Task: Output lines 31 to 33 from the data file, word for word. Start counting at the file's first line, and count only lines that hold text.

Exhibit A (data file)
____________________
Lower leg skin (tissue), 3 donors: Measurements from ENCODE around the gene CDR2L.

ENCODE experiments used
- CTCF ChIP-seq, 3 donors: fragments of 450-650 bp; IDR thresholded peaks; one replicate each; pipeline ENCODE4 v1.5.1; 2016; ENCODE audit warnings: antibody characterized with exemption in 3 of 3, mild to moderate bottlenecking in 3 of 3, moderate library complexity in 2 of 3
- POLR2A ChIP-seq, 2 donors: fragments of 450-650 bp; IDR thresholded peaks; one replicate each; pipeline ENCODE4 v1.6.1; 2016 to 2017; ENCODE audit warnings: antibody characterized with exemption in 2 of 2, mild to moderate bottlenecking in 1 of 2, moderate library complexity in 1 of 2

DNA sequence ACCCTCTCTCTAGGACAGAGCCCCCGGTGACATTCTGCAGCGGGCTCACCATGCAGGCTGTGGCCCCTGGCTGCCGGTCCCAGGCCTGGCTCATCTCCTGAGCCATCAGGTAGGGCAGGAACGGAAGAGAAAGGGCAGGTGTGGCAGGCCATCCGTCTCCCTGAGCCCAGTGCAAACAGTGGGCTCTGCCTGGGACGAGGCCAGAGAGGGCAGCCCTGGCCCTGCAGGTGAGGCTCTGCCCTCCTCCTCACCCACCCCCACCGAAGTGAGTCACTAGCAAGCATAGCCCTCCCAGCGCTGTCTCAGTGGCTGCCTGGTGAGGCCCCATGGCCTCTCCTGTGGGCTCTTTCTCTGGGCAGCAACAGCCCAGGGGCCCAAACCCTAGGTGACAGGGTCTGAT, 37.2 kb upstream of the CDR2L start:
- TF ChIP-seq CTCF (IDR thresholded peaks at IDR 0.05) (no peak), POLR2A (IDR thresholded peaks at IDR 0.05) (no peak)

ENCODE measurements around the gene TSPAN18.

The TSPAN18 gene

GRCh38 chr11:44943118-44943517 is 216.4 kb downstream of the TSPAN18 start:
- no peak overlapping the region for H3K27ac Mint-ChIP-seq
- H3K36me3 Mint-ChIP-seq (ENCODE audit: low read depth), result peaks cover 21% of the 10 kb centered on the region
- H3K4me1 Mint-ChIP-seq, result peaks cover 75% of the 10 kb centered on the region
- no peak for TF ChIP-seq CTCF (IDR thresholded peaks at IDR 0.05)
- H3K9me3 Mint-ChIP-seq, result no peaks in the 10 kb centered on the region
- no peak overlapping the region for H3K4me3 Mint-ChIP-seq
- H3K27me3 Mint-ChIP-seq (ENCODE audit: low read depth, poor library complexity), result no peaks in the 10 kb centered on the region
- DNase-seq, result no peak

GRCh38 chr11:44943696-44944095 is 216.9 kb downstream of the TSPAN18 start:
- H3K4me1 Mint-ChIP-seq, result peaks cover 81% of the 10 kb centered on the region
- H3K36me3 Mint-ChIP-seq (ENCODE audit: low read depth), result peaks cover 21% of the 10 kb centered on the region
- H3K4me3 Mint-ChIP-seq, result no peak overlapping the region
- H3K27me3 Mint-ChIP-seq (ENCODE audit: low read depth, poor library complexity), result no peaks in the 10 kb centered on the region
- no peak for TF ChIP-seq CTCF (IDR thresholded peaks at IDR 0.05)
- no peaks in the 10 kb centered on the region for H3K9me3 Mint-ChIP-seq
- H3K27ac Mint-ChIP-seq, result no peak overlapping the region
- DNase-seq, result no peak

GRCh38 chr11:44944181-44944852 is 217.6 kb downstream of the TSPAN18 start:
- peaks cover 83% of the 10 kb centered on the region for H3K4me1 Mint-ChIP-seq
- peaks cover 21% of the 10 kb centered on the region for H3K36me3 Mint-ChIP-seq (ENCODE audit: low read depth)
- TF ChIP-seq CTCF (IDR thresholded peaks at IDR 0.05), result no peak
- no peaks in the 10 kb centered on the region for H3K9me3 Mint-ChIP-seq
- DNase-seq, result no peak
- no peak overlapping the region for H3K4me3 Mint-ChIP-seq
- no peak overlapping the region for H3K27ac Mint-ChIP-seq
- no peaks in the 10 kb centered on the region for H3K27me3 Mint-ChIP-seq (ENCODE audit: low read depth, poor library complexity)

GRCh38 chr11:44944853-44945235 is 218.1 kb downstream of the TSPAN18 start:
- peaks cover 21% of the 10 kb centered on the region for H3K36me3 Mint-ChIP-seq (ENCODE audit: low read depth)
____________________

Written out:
- no peaks in the 10 kb centered on the region for H3K9me3 Mint-ChIP-seq
- DNase-seq, result no peak
- no peak overlapping the region for H3K4me3 Mint-ChIP-seq